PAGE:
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Five Points About Credit Default Swaps That Directors Need to Know

Ever since the financial meltdown began in earnest in August, corporate directors have been hit with a series of complex new problems -- not to mention a complex new vocabulary -- to deal with.

One of them has to do with Credit Default Swaps which are complicated, derivative-based hedges that theoretically help guarantee risk. Yet, these over-the-counter instruments have been blamed for enflaming the financial mess and could represent as much as $50 plus trillion in distressed assets.

The law firm of Paul, Weiss, Rifkind, Wharton & Garrison, in an article in Coprorate Board Member, offers five points directors need to know:

  1. CDSs are credit risk transfer vehicles. A protection buyer agrees to make a payments or payments in exchange for a protection seller to pay a certain amount if certain events occur. These can be highly-tailored to fit needs and in "naked" CDSs, the buyer has little or no exposure.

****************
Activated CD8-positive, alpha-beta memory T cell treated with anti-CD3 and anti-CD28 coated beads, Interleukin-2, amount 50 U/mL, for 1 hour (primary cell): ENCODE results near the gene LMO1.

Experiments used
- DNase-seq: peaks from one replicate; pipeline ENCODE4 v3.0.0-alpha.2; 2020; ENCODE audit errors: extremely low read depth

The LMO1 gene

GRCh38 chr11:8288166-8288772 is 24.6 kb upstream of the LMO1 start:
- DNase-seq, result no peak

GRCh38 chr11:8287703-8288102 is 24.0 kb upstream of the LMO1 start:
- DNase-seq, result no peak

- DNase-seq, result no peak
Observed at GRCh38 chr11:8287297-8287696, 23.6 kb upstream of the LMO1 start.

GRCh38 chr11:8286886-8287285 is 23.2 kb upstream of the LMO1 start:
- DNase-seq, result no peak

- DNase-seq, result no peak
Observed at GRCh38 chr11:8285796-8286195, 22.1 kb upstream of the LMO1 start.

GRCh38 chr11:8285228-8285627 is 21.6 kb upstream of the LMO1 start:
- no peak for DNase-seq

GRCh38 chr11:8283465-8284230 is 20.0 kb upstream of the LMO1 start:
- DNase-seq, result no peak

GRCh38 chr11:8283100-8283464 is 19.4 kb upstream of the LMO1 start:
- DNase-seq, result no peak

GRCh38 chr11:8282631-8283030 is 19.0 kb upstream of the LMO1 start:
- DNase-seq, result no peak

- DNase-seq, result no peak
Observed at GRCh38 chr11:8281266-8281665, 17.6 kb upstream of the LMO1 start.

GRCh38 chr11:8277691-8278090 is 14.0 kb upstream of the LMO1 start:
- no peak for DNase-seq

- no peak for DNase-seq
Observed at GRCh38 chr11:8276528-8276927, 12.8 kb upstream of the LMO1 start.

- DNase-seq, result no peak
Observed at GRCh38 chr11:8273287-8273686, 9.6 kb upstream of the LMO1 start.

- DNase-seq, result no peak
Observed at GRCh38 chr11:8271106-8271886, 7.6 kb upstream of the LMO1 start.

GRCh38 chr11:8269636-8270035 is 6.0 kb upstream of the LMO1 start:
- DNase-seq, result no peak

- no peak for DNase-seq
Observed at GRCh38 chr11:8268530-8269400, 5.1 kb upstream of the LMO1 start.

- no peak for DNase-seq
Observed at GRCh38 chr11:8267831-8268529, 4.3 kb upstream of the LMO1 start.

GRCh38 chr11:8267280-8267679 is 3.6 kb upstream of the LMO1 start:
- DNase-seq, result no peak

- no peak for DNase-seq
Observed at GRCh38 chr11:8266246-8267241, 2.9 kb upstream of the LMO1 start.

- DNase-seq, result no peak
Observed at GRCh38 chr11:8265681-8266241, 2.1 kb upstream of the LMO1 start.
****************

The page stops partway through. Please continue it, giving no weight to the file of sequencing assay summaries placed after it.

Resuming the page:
2. CDSs are used increasingly to assess credit worthiness. CDS spreads signal a market's expectations of a credit event occurring. Hence, loan pricing is affected.
  3. CDS are a growing part of the derivatives markets. They exploded on the scene a few years ago and now represent about $54.6 trillion.
  4. Trading CDSs needs to be disclosed. After this Nov. 15, protection sellers must disclosure their CDS exposure under new accounting rules.
  5. CDSs are the subject of intense regulatory scrutiny. The SEC, the New York State Department of Insurance and other regulators are looking into possible fraud.
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